Guilt is a strong emotion that haunts us all, others hide it deep within themselves, some try to fix the wrong, and few people do good from it. The Kite Runner is the story of a boy named Amir, he struggles to find his place in the world, reason being of the all of the traumatic childhood events. He sends most of his time and life just sulking in guilt about the decisions he has made. Khaled Hosseini has given the idea that guilt can make you do good things, but all relies on what you're guilty about. The way this is portrayed is through the novel is through rhetorical strategies and imagery.
A character that is morally ambiguous is unclear and they make rash decisions that make others think differently or confuse them. In the story, The Kite Runner by Khaled Hosseini, the main character, and narrator of the story, Amir, face harsh realities and dwells on his bad decisions and qualities throughout the story. Amir’s friend and brother, Hassan, is there with Amir throughout the story and experiences tough decisions and horrible tragedies as well. More horrible than Amir experiences. The author put morally ambiguous characters like Amir into the story to represent why it is important to have clear thoughts and good decision making. Amir’s decisions he has made are not bad nor not all good, and that is why Amir is chosen to be a morally ambiguous character in The Kite Runner, by Khaled Hosseini.
“I thought about Hassan’s dream, the one about us swimming in the lake. There is no monster, he’s said, just water. Expect he’d been wrong about that. There was a monster in the lake… I was that monster.” When looking at this quote some may wonder who would be considered the monster; and in this case Amir would be. The idea of him redeeming himself from being a monster is a recurring theme in the story and the movie.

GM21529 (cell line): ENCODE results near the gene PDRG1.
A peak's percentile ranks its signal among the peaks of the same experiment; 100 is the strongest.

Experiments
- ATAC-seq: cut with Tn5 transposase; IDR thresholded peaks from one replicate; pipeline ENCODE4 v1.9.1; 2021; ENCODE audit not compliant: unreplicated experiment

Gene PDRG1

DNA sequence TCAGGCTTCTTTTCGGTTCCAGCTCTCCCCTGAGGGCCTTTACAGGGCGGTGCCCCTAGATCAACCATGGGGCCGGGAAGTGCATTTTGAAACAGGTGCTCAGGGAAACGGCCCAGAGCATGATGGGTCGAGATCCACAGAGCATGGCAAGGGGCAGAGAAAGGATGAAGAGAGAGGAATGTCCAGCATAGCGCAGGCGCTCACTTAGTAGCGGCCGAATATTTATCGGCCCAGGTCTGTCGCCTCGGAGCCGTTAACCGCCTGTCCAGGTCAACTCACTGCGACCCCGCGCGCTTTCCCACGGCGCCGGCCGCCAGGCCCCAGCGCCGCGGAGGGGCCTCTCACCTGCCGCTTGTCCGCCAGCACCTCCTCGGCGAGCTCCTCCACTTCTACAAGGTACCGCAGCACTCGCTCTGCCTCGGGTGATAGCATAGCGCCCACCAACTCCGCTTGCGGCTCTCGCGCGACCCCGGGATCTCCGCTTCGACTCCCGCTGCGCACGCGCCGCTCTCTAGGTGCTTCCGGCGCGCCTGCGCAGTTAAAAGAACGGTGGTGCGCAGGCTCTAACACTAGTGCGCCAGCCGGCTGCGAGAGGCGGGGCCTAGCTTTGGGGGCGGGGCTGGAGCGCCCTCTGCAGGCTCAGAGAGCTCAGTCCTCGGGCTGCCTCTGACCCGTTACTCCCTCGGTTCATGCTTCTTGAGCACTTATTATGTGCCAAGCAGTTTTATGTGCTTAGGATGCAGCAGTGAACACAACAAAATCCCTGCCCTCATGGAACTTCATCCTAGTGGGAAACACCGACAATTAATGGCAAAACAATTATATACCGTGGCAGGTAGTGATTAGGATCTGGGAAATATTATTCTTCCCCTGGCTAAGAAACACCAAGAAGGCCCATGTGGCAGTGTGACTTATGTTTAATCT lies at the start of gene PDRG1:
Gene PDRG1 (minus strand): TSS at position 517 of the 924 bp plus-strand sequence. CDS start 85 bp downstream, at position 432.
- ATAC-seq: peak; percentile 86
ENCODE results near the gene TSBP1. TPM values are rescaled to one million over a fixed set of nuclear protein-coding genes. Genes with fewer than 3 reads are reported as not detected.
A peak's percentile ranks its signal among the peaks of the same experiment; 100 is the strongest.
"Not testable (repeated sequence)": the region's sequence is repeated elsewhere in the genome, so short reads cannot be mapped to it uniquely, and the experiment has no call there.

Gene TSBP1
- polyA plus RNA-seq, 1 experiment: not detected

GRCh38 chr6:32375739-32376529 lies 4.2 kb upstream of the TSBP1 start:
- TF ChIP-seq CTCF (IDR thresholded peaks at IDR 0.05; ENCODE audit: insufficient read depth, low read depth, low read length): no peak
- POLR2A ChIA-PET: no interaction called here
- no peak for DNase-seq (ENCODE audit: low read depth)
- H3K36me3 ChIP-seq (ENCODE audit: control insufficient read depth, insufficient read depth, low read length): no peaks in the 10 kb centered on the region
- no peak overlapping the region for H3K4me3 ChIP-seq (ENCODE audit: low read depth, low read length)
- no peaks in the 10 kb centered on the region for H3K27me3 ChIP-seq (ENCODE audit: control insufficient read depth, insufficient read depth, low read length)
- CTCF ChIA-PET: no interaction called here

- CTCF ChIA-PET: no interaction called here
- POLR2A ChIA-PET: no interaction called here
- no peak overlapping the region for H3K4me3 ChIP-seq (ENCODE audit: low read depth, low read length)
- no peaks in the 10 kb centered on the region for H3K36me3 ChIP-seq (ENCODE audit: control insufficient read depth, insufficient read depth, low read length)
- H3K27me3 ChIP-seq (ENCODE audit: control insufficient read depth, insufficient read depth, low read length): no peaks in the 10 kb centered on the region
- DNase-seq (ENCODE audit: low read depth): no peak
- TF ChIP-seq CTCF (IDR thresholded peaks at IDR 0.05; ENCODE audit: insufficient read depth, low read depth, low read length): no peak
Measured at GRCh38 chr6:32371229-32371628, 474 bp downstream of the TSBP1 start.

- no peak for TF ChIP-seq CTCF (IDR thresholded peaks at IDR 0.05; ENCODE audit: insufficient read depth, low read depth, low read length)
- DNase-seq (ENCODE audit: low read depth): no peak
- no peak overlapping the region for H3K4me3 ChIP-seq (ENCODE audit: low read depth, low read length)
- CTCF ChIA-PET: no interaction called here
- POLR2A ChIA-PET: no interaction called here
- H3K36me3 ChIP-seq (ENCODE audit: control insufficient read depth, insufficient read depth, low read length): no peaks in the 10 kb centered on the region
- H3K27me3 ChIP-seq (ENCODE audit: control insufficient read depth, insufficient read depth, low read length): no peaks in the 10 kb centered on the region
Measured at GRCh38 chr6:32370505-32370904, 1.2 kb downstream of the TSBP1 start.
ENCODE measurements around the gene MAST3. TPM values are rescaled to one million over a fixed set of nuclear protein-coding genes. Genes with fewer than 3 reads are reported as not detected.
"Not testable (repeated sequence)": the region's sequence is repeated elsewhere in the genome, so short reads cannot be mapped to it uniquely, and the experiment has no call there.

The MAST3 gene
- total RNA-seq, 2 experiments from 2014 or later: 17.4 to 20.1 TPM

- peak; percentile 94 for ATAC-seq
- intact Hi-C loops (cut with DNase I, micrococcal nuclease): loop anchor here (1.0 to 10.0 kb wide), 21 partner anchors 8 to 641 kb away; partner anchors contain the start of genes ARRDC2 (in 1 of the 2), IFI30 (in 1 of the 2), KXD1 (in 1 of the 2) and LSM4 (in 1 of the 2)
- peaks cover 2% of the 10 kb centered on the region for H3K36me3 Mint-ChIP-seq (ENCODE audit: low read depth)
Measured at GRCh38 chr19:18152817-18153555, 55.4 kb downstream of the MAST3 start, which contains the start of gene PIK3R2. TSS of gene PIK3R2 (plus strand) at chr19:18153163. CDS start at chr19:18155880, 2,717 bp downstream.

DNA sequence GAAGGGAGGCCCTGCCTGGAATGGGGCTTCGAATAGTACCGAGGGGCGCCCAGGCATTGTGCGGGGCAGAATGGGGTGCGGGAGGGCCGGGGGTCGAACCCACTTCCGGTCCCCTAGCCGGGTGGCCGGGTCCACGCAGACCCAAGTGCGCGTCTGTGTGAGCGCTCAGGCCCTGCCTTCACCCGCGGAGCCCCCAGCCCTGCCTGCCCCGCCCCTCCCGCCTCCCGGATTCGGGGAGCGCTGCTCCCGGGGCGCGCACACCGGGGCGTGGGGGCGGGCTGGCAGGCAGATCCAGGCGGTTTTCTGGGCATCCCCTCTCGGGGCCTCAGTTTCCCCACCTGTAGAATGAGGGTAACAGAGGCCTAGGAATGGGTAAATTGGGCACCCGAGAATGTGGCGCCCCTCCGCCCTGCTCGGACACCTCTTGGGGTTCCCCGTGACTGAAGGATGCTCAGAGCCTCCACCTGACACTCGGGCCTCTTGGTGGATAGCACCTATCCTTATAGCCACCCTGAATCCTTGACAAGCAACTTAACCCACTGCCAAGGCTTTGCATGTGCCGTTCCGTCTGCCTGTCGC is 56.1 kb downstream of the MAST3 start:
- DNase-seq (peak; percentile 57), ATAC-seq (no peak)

Hosseini tragically displays the betrayal of a so-called friend. When they were young, Amir and Hassan did everything together and they were inseparable. Amir’s obsession with gaining Baba’s love not only made him lose someone that adored him, but also someone that would always stay by his side. Later on, Amir redeems himself of his horrible past by taking in Hassan’s son, so he can have a clean future. Hosseini depicts good versus evil to question readers if Amir is forgiven for his one good deed compared to his many bad deeds.Was Amir really Hassan’s friend considering how disrespectful he is to Hassan? In the novel Kite Runner, Hosseini shows that Amir did
A morally ambiguous character is one who shows positive and negative moral traits. Khaled Hosseini points out that, the main character in his story, The Kite Runner is morally ambiguous. That being Amir, who shows a great deal of moral traits. Hosseini put morally ambiguous characters in the reading to show the reader that good can overcome any negative situation. Amir shows how he is a terrible kid at the beginning of the story and towards the end, as he grows up, he shows a new character in himself.